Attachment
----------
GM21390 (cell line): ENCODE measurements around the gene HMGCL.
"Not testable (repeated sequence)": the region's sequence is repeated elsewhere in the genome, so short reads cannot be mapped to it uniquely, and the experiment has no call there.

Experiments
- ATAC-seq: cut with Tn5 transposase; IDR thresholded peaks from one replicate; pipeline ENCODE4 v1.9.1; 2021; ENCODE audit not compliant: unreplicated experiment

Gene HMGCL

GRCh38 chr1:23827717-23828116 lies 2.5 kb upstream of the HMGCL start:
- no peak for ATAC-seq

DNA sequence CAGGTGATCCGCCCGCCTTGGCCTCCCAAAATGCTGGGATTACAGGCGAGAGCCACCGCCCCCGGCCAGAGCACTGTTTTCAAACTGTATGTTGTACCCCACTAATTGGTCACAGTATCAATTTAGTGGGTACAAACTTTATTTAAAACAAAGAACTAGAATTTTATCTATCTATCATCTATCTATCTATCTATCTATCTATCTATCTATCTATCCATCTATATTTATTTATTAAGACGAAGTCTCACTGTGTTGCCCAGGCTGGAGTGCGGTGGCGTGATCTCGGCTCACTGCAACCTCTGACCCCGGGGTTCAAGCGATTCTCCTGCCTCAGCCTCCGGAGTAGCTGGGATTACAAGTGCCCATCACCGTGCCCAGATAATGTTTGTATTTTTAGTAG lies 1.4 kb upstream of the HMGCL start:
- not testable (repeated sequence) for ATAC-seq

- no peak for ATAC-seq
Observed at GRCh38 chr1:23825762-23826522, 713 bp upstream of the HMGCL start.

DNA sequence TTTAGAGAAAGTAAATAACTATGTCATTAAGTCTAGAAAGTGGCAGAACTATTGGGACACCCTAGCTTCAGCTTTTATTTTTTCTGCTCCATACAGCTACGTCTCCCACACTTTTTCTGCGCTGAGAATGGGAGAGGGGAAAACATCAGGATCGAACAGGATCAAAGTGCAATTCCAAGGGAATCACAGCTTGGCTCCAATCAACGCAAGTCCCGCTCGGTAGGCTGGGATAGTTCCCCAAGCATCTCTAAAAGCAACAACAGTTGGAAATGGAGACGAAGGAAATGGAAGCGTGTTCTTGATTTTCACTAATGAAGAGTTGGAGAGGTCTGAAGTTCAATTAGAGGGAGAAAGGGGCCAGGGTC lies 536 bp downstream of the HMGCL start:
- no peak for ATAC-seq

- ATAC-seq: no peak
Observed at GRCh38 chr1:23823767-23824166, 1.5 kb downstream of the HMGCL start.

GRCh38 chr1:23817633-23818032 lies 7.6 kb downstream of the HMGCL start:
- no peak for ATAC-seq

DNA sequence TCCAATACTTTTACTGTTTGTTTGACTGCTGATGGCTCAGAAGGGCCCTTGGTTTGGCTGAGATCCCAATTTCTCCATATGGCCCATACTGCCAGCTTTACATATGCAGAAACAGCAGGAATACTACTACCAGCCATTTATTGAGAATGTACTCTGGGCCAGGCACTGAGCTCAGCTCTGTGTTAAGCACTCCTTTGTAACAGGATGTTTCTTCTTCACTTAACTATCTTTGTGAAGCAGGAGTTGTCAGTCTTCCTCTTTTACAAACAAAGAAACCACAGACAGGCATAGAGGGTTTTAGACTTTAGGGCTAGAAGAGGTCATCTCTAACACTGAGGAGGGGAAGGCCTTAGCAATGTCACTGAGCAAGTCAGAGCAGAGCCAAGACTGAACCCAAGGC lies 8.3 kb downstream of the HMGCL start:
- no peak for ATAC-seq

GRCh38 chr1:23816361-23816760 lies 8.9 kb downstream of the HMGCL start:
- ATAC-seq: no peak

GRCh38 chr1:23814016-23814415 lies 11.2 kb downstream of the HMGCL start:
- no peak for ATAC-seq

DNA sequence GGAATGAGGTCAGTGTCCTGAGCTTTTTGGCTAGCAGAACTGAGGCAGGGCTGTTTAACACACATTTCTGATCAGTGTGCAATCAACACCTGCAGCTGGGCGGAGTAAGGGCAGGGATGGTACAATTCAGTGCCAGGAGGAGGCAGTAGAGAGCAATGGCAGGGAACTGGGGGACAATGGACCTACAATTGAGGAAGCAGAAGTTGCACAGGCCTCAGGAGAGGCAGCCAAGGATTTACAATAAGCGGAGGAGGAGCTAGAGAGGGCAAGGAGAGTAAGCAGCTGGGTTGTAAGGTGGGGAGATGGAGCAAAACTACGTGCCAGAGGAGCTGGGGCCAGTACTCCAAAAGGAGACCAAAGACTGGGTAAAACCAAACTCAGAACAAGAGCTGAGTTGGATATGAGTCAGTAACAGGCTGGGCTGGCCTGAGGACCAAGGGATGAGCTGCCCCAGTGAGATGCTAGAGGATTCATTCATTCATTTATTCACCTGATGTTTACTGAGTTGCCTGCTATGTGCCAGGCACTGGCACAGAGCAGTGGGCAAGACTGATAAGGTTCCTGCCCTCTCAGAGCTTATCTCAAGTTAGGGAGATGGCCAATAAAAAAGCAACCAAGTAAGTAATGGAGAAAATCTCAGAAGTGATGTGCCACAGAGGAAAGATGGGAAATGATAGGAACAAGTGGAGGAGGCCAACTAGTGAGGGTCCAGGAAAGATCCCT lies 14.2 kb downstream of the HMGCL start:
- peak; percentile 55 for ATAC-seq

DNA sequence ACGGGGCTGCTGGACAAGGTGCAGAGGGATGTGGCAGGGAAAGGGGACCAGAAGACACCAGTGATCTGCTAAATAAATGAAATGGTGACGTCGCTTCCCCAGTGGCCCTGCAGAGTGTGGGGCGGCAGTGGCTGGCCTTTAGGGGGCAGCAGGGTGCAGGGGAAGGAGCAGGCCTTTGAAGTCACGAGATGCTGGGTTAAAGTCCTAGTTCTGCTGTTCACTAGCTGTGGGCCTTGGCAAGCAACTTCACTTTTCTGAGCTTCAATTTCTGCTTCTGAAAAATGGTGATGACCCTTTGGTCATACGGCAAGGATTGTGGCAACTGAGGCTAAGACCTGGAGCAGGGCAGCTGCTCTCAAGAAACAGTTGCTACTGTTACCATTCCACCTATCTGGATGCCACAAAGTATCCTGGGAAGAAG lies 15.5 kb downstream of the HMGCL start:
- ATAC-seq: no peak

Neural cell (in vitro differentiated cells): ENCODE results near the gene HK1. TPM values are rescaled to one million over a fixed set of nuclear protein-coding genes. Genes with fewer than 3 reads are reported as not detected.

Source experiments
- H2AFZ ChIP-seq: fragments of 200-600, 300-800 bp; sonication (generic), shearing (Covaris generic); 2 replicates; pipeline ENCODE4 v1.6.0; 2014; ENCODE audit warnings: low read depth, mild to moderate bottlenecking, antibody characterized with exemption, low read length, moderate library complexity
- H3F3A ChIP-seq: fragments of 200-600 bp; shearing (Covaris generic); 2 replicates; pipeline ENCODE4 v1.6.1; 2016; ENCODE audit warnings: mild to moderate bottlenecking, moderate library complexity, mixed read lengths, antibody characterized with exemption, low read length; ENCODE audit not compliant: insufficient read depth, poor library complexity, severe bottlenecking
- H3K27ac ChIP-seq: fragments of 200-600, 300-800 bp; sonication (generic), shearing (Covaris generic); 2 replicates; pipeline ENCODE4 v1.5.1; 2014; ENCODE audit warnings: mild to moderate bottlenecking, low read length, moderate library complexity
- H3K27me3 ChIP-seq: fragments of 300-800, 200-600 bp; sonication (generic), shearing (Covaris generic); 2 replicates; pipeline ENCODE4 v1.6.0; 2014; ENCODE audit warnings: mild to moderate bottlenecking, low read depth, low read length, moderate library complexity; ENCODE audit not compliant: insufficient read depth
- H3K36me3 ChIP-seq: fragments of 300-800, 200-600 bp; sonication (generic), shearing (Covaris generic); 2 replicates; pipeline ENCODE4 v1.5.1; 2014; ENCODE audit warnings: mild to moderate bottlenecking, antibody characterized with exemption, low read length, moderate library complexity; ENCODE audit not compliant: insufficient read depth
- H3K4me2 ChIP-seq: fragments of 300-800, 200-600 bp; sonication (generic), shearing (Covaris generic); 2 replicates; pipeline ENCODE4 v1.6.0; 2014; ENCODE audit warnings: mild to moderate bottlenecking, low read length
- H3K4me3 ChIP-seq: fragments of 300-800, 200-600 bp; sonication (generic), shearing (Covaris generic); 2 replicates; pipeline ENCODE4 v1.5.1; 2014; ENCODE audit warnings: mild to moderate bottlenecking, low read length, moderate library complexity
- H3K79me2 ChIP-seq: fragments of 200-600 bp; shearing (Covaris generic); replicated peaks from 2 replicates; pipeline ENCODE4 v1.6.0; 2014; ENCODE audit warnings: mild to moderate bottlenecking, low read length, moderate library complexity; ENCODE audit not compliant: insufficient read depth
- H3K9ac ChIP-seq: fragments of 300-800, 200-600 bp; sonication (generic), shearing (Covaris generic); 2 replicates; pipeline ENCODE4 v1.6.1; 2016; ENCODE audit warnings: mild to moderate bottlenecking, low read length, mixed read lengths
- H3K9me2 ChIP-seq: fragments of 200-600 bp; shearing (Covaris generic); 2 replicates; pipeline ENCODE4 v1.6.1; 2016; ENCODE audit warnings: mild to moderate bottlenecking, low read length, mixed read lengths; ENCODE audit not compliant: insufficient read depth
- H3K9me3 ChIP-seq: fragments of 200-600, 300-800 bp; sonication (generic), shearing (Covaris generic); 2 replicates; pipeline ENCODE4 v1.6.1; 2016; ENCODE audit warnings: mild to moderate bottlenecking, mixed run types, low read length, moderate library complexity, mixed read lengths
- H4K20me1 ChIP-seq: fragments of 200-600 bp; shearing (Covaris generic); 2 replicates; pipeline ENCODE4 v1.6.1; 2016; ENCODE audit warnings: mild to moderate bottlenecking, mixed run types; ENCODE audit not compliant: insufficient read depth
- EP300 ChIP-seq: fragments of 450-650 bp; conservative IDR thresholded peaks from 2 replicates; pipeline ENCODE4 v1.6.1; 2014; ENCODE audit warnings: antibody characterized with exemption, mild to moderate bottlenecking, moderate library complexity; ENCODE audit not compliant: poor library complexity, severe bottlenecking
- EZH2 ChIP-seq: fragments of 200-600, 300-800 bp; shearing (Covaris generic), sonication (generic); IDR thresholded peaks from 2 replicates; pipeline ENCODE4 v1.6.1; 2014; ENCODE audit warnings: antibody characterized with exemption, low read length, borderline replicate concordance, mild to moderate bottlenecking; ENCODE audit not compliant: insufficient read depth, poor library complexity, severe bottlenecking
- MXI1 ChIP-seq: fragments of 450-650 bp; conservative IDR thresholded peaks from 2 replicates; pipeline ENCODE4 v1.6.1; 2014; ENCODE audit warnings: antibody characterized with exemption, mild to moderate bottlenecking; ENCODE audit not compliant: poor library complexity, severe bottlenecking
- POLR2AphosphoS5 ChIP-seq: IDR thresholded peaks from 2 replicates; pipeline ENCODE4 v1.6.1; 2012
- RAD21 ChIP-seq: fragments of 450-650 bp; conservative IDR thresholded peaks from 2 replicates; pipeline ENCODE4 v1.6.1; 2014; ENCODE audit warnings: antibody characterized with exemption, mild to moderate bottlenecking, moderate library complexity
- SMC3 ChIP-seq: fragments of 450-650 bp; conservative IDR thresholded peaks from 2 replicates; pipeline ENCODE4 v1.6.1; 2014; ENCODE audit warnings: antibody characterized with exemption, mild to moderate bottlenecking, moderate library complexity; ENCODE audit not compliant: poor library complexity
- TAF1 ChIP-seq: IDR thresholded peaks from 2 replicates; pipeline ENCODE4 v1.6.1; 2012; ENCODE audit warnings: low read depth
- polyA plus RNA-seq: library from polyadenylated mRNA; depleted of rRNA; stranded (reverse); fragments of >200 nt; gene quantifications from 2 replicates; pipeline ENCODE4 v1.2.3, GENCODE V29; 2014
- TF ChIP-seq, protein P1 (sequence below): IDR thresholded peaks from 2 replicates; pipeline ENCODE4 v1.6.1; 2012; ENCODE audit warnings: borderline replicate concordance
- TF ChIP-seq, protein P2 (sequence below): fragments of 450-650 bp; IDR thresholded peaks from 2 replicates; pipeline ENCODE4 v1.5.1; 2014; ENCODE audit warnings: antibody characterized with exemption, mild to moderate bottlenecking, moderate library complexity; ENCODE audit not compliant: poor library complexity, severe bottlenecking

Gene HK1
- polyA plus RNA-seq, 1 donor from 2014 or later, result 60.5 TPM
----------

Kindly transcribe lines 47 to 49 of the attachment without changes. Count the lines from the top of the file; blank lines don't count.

- SMC3 ChIP-seq: fragments of 450-650 bp; conservative IDR thresholded peaks from 2 replicates; pipeline ENCODE4 v1.6.1; 2014; ENCODE audit warnings: antibody characterized with exemption, mild to moderate bottlenecking, moderate library complexity; ENCODE audit not compliant: poor library complexity
- TAF1 ChIP-seq: IDR thresholded peaks from 2 replicates; pipeline ENCODE4 v1.6.1; 2012; ENCODE audit warnings: low read depth
- polyA plus RNA-seq: library from polyadenylated mRNA; depleted of rRNA; stranded (reverse); fragments of >200 nt; gene quantifications from 2 replicates; pipeline ENCODE4 v1.2.3, GENCODE V29; 2014